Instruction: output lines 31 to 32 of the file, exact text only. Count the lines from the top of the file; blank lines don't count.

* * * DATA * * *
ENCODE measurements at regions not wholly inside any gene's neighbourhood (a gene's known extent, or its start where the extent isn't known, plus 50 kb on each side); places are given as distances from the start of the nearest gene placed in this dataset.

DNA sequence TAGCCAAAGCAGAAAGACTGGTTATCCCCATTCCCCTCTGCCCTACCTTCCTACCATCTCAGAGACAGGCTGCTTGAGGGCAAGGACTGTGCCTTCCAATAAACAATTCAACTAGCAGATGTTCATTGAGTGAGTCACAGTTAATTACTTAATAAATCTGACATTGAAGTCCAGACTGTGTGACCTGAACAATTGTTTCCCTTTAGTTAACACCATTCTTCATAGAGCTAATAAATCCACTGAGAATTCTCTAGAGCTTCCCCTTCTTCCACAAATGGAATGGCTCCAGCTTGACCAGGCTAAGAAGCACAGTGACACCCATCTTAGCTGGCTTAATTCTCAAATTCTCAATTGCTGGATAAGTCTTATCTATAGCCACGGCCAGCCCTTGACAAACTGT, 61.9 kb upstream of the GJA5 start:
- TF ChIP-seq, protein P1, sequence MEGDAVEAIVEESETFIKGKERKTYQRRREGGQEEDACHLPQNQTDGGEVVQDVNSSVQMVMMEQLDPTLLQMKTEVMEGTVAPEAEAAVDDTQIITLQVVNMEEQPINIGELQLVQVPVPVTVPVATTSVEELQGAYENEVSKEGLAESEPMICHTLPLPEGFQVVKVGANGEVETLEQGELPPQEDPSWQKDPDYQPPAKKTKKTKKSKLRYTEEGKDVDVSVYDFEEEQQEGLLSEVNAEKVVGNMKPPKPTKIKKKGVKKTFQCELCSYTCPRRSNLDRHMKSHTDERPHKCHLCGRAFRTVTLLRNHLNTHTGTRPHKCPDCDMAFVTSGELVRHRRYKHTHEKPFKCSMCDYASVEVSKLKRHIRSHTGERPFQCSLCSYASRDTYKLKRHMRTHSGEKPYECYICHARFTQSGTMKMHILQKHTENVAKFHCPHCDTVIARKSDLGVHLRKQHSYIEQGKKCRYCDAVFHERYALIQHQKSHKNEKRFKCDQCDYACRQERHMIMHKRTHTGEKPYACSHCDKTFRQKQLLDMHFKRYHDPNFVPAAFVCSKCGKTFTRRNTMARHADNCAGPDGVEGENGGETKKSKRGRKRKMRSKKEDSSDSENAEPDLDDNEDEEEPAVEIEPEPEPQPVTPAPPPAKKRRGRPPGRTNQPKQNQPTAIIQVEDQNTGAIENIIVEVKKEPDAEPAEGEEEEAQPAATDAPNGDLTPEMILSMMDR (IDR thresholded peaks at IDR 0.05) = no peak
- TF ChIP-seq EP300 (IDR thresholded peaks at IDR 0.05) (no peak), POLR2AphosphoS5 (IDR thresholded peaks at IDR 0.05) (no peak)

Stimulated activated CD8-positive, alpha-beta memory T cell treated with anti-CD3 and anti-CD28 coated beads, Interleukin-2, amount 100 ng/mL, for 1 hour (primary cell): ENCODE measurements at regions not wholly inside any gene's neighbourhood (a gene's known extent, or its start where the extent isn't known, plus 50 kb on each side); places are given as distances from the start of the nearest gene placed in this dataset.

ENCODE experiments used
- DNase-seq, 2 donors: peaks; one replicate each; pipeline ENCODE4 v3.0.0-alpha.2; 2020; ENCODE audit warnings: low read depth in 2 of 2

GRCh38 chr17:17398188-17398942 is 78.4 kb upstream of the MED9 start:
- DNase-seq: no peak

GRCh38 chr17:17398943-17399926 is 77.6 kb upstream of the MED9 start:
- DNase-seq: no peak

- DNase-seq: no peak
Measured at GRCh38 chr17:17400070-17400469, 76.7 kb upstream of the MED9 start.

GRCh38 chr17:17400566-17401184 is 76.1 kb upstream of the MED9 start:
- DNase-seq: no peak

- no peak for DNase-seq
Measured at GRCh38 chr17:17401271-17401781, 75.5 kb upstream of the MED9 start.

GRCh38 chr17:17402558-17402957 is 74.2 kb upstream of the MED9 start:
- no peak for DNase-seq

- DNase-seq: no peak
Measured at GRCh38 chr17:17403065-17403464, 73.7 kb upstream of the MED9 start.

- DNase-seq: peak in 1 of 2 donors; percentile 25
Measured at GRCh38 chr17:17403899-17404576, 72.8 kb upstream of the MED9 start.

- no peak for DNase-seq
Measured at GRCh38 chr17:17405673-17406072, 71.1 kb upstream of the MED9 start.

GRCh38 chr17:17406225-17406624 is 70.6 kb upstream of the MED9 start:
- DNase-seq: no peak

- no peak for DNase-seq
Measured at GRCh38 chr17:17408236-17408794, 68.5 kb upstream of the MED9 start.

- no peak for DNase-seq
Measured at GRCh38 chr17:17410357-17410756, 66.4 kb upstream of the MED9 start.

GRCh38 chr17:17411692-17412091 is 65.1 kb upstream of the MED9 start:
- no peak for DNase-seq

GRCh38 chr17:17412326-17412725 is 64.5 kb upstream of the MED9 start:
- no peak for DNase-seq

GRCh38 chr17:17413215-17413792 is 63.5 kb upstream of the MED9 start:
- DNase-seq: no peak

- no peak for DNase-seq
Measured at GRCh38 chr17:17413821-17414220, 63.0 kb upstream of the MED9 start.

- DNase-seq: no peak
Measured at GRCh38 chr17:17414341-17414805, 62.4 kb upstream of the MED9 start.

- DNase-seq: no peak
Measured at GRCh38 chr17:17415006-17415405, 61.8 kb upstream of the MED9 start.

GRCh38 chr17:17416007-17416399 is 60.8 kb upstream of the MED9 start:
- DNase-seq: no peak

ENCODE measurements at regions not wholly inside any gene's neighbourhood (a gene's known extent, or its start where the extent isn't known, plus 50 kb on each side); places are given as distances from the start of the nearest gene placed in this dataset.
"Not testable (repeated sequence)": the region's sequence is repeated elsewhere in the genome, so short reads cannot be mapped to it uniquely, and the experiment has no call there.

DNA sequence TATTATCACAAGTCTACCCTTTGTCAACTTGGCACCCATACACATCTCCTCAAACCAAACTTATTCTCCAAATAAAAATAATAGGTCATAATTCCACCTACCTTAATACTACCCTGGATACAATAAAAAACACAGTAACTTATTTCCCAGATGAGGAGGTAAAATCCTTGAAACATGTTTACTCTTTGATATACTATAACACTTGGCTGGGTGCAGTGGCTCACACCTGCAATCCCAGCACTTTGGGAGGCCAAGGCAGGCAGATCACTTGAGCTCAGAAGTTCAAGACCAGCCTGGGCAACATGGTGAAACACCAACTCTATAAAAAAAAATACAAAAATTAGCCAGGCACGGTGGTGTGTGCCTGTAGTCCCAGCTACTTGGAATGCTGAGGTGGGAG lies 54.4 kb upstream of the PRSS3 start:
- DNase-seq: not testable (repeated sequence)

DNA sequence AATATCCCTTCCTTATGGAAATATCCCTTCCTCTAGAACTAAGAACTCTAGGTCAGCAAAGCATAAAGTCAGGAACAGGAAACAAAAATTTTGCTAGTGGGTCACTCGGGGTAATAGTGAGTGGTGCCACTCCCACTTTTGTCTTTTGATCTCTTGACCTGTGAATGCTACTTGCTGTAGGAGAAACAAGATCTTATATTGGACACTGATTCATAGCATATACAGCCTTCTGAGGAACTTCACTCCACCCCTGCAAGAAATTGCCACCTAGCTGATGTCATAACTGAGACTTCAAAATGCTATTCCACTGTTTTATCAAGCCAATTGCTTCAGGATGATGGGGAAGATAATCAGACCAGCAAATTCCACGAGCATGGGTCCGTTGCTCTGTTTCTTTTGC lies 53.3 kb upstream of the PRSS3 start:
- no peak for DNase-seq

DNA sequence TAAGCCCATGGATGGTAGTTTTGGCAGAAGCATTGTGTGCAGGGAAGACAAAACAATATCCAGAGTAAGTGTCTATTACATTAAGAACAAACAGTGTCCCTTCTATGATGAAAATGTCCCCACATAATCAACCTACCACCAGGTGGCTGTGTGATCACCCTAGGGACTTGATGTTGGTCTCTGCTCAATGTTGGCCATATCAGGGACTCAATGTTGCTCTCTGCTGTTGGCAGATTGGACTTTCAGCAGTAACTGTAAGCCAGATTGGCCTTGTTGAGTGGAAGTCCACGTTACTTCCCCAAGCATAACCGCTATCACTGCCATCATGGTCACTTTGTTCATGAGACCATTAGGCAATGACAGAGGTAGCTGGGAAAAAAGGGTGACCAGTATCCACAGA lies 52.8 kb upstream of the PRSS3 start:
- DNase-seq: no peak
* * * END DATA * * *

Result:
Measured at GRCh38 chr17:17410357-17410756, 66.4 kb upstream of the MED9 start.

GRCh38 chr17:17411692-17412091 is 65.1 kb upstream of the MED9 start: